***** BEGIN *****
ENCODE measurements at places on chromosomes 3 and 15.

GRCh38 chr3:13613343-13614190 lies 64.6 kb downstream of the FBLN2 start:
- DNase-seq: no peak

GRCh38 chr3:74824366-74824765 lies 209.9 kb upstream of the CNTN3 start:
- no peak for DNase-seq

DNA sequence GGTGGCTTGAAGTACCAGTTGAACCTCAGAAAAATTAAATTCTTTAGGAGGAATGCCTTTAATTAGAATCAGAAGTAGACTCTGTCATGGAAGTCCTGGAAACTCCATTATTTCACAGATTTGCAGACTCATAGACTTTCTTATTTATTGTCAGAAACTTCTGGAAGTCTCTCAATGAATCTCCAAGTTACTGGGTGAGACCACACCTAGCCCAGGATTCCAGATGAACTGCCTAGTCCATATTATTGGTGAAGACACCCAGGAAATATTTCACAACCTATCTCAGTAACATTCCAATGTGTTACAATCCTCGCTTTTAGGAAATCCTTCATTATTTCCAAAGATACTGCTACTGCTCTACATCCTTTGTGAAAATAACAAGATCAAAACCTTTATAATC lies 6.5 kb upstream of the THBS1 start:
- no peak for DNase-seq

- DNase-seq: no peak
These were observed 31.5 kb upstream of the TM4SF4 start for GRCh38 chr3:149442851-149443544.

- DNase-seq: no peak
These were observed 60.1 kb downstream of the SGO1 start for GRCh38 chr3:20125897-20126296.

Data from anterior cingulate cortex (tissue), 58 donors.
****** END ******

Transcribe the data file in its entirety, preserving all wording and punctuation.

ENCODE measurements at places on chromosomes 3 and 15.

GRCh38 chr3:13613343-13614190 lies 64.6 kb downstream of the FBLN2 start:
- DNase-seq: no peak

GRCh38 chr3:74824366-74824765 lies 209.9 kb upstream of the CNTN3 start:
- no peak for DNase-seq

DNA sequence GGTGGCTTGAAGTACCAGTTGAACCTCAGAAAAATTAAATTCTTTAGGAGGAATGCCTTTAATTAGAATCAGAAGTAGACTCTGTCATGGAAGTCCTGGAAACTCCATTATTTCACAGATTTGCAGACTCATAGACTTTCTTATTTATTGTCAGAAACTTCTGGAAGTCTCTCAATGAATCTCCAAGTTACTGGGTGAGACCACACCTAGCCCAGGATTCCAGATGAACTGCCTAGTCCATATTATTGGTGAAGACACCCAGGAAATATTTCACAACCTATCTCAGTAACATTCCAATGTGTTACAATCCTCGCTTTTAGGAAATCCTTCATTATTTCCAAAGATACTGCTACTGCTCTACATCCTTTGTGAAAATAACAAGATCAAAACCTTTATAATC lies 6.5 kb upstream of the THBS1 start:
- no peak for DNase-seq

- DNase-seq: no peak
These were observed 31.5 kb upstream of the TM4SF4 start for GRCh38 chr3:149442851-149443544.

- DNase-seq: no peak
These were observed 60.1 kb downstream of the SGO1 start for GRCh38 chr3:20125897-20126296.

Data from anterior cingulate cortex (tissue), 58 donors.